Please talk about the portrait, the way in which people compose themselves, for to be asked to be photographed is not only a compliment, but an honor. I'm always interested in the response of subjects, and how it sets the stage for the photograph. What do you enjoy most about the moment?
HS: I'm not sure that people think it's an honor or compliment to be photographed on the streets. In Manhattan, at least in midtown or downtown, I'd say that 50% of the people I approach to be photographed say no, in Brooklyn only 25% refuse, in Harlem, maybe 20% say no. It depends on the day, whether there is an event going on, how I'm working, etc., etc. Some people grudgingly say yes, others seem to really enjoy it. You never really know what the response will be until you try. And that's what I do, I try and keep trying, never getting upset by a refusal, and always keeping on. I stay cool on the streets, not showing how much I might want a shot, and always remain friendly and respectful.
I try to be casual when photographing on the street; I don't really need or want people to do anything other than to be themselves. Poses are not of interest to me, just people being natural. I ask that they look into the camera and not smile. I believe that portraits are stronger and more engaging when the face is serious, and the gaze is direct. So I guide them somewhat, and am not interested in the subjects composing themselves or performing for the camera.
My street photography is different from most other photographers in that I always try to get close, and use wide-angle lenses to reveal my subject in his/her environment and context. I want the environment to suggest things about the subject that may add another layer to the image. For me, a face is usually not enough; I want their body language, the clothes worn, and some of the foreground/background elements. Ultimately, I am seeking to make as strong and evocative an image as possible, but with permission. I don't really enjoy photographing people candidly; this feels empty to me.
Please talk about that moment of connection, when you, your subject, and your camera connect, capturing a fraction of a second forevermore. After all these years shooting, do you know you "have it"? What do you think that illustrious yet elusive "it" is in the act of street photography ?
HS: I like to think about freezing time with my images, that a person or scene I just photographed will never exist like this again except in the photograph. Nothing makes the passing of time and hence aging more vivid than photography.
I try to speak to my subjects; I want them to be aware of me as I am of them. Perhaps it validates my existence. I seek a collaboration and connection between us, even if very fleeting. I think I enjoy this moment because I am curious and learning something about the person. And learning something about myself. That is my "high".
I sometimes think "wow, that was a great shot, that person really worked with me", and it will result in a wonderful image. It's a feeling not always correct. And it doesn't happen often. For me, that elusive "it" in street photography is when I do make a strong connection with an individual, when we might talk for a few minutes, share the passing scene, and that I photograph 5-10 frames and think I've made a really good image. It's rare, and since I still shoot mostly film on the streets, it takes weeks if not months, sometimes years to realize what I did.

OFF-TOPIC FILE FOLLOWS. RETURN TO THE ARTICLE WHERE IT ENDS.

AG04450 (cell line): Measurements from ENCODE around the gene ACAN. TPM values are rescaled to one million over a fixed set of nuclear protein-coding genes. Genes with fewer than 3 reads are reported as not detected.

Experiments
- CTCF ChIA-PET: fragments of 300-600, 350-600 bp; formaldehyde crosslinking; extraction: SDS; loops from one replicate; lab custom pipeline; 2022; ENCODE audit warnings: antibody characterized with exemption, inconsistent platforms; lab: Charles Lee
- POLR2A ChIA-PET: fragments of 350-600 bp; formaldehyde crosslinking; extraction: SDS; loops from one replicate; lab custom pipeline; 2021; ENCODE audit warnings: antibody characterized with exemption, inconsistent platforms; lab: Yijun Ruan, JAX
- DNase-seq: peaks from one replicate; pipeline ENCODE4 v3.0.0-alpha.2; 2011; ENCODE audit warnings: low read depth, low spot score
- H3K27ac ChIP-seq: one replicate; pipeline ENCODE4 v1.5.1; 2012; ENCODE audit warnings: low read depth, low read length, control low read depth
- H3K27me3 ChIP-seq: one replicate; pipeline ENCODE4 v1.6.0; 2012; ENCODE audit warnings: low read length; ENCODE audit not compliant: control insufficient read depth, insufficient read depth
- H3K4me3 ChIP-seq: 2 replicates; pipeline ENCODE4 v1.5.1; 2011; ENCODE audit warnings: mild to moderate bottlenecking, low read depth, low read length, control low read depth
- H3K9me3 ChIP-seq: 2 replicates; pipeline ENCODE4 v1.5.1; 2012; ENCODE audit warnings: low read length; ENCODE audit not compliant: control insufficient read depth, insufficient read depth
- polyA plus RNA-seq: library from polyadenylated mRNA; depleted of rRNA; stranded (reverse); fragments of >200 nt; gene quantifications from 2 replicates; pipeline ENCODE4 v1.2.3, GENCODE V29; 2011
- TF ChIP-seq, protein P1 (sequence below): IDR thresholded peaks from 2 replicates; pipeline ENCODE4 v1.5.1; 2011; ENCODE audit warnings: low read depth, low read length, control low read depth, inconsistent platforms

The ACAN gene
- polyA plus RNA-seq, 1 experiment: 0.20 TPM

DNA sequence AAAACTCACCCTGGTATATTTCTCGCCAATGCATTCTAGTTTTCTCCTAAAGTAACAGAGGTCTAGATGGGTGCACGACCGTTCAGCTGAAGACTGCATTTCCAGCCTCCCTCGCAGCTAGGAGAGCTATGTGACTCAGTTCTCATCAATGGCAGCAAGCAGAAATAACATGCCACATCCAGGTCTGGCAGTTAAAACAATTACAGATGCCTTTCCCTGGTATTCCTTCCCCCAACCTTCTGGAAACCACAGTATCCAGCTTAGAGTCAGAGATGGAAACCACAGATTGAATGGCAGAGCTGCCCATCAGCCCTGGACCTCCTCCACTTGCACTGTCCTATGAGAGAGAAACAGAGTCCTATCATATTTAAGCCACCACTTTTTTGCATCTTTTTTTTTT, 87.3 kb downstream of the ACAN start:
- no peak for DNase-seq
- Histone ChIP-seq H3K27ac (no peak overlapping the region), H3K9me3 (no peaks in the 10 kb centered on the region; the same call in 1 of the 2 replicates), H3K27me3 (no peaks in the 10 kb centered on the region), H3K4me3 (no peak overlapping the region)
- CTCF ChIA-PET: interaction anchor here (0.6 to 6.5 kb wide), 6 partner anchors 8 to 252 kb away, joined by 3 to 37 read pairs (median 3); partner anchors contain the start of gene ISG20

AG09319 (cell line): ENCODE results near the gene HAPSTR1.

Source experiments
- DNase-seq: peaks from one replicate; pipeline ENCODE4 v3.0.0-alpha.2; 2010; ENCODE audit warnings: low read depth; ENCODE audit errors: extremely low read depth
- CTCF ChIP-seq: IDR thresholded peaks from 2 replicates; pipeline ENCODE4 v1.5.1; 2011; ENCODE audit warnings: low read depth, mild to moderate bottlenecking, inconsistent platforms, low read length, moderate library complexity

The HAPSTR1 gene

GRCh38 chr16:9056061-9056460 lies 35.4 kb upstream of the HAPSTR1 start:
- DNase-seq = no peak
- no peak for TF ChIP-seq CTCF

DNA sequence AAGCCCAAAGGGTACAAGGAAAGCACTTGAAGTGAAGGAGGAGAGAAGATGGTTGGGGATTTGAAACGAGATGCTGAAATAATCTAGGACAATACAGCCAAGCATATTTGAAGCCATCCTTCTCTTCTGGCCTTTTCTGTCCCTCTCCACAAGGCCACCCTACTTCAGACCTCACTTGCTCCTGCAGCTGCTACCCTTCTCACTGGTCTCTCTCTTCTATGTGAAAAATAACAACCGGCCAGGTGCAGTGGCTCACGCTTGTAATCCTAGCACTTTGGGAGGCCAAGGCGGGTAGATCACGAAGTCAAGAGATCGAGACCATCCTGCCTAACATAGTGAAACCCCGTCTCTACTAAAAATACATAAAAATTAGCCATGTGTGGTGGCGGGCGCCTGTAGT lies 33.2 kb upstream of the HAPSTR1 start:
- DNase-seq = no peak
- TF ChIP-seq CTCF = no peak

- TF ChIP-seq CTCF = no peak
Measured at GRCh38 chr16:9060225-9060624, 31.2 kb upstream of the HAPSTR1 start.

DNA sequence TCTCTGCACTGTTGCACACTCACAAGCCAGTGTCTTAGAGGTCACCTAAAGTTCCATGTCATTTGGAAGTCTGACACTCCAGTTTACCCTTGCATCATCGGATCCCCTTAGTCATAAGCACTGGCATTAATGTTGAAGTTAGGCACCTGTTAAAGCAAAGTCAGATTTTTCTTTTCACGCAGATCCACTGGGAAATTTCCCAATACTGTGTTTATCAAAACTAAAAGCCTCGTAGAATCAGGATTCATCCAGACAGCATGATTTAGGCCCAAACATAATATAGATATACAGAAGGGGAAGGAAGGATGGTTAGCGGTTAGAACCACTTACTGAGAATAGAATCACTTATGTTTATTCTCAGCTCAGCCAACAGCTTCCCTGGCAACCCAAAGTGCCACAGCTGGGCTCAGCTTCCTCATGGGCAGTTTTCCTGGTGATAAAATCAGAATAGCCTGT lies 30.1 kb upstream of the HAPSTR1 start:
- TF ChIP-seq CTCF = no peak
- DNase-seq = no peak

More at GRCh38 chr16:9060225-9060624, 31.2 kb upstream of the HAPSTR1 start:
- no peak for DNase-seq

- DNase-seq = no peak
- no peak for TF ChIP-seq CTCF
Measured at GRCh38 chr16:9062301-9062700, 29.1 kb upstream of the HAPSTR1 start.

Stein's archive includes many wonderful bodies of work. Here are some of my favourites from his series 'Coney Island 40 Years."
From the Coney Islan series.
Thanks to Harvey for his patience!
A decade ago, after many years of living in Africa, photojournalist Betty Press
moved to Mississippi. Around 2011, still struggling to feel truly at home, "and being a liberal in politics and religion, I decided the best way to deal with this unease was to explore the state, mostly rural and agricultural, through a series of road trips."
"I started by visiting small communities listed in Mississippi Atlas & Gazetteer, with unusual names like Love, Darling, Expose, Dogtown, Midnight. Often there was very little going on and sometimes it was hard to find the place. When I did, I would look for people out and about. Southern hospitality and politeness are still important and I was welcomed, even as an outsider. Other times I would visit local festivals celebrating music and culture like the Juke Joint Festival and Redneck Festival."
Larissa drying apricots, at the dacha. From the essay A Radiant Shoreline on the Horizon. © Simon Crofts
"Paradise is made from a mixture of cow shit and straw."
In the Land of Endless Expectations
is a project consisting of six picture poems about the Slav heartlands, by Simon Crofts, with accompanying essays and stories. Simon is rolling them out so sign up for updates.
A rich project that you will lose yourself to. Get tea!
Slava at home, Kherson, Ukraine
"Some, as I did, sink into a torpor and think of how to "shed the burden of time". Deep inside they often cherish the mad hope of surviving to a future in which they will recover their lost selves - something that will be possible only when true values have come into their own again. Their whole life consists of waiting for the first glimpse of a promised land, like a radiant shoreline on the horizon. Even though no such thing has ever existed on our planet, and never will, they have no eyes for anything else."